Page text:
“Whenever I pass through this memorial, I see the names of my friends and I feel sad,” says Majeed, head of this garrison in the northern Iraqi city of Kirkuk.
A meters-long bridge was once all that separated the Peshmerga from ISIS here. Majeed says scores of his troops were slain at this outpost while repelling the terror group’s repeated attempts to take control of the area.
It took the Peshmerga a year — and air cover from the United States-led coalition — to push ISIS back. These days, the terror group is a more comfortable 4 kilometers away from the outpost, holed up in the town of Hawija, the group’s last stronghold in Iraq.
American-supplied mine-resistant vehicles, known as MRAPs, are parked outside the outpost, and some soldiers wear patches reading “Shoulder to Shoulder with the US” sewn into their fatigues. But although Kurdish forces here are trained and supplied by the US, they do not have America’s support in their bid for independence.
The outpost was supposed to be one of the staging grounds to retake Hawija, but that hasn’t happened yet. Since the referendum was carried out against the wishes of Baghdad, much of what pertains to the operation remains in flux. Majeed and his men expected Iraqi army units to arrive on Tuesday, but there’s no sign of them. The commander is still waiting.
“I’m here and ready,” Majeed said. “Why the Iraqi army aren’t here, I don’t know.”
An Iraqi armed forces spokesman told CNN the Peshmerga were never expected to play a key role in the push on Hawija. He wouldn’t comment further on the timeline of his force’s arrival, citing security concerns.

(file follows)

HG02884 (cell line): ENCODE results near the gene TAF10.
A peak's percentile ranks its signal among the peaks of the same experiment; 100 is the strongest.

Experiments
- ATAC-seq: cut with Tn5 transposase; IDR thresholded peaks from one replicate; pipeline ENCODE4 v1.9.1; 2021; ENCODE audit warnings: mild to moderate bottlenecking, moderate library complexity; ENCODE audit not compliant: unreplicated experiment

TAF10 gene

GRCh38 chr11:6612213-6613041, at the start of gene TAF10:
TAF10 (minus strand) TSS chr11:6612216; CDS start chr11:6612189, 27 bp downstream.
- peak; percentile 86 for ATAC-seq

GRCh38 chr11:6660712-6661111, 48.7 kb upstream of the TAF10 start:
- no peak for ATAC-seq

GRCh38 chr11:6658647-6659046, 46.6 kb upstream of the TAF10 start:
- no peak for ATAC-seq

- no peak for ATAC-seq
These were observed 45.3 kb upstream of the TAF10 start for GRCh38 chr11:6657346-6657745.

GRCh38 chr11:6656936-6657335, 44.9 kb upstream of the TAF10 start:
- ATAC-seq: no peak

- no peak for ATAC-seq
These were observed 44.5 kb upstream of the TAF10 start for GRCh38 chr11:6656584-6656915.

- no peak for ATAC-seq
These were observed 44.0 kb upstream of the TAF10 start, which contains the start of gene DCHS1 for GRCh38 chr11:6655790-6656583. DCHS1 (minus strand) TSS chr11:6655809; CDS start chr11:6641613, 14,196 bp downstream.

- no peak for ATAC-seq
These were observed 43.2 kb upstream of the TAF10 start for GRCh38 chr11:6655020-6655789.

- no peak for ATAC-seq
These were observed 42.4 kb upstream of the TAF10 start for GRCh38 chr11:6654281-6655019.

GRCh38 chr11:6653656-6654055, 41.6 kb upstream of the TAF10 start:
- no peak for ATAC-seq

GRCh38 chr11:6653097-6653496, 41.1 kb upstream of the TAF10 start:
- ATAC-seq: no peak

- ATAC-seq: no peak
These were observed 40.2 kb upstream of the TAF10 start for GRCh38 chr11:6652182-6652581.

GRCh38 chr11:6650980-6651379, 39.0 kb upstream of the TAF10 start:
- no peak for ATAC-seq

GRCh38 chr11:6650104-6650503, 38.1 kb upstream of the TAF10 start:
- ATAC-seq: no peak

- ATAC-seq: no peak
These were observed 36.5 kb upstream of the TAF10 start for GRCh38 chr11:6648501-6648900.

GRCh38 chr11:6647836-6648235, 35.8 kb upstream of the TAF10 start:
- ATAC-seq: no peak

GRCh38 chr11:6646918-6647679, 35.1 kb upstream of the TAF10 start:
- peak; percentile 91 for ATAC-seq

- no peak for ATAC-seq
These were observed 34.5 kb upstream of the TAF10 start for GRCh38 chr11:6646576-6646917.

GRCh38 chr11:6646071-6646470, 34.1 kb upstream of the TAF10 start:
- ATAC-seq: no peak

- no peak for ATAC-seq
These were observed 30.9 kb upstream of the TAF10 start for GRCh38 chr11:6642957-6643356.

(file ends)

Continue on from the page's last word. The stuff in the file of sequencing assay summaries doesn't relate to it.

Iraqi forces and Shia paramilitary groups have almost completely encircled Hawija, with the exception of a path to Kirkuk from the west, which stretches out in front of the watchtower. Prime Minister Haider al-Abadi announced the start of the second phase of the campaign against Hawija Friday.
Retaking Hawija raises the specter of a large military build-up of Iraqi troops — and their paramilitary counterparts — just outside the Kurdish outpost. It is here that the next chapter in Iraq’s war-weary history may erupt.
Kurdish fighters can sometimes see the fight from their sandbag sentry post on the hillside, as jets from the US-led coalition whizz overhead.
Their military position defends Kirkuk, an oil-rich city claimed by both the Iraqi central government and the Kurdistan Regional Government (KRG).
Baghdad has vehemently opposed the referendum, which was held across the KRG’s autonomous region and in disputed territories like Kirkuk.
Shortly before the referendum results were announced, Iraq’s parliament voted to authorize the deployment of troops to contested areas.
Iran and Turkey, which have their own sizable Kurdish populations, have repeatedly condemned the referendum. The United States, the United Kingdom and the United Nations Security Council also opposed the vote, which they said would impede the fight against ISIS.
In what may signal the start of a series of punitive measures against Kurdish officials, Baghdad has ordered a halt to international flights to airports administered by the KRG, beginning Friday evening.
Kirkuk: the referendum’s tinderbox
Kirkuk has emerged as a flashpoint in Iraqi Kurdistan’s standoff with Baghdad for the same reasons ISIS fought so hard to capture it.
The province has one of the biggest oil fields in the country, something that is abundantly clear to anyone driving through the city, as the smell of oil wafts through the car windows. It also has an electricity plant that powers much of the surrounding areas.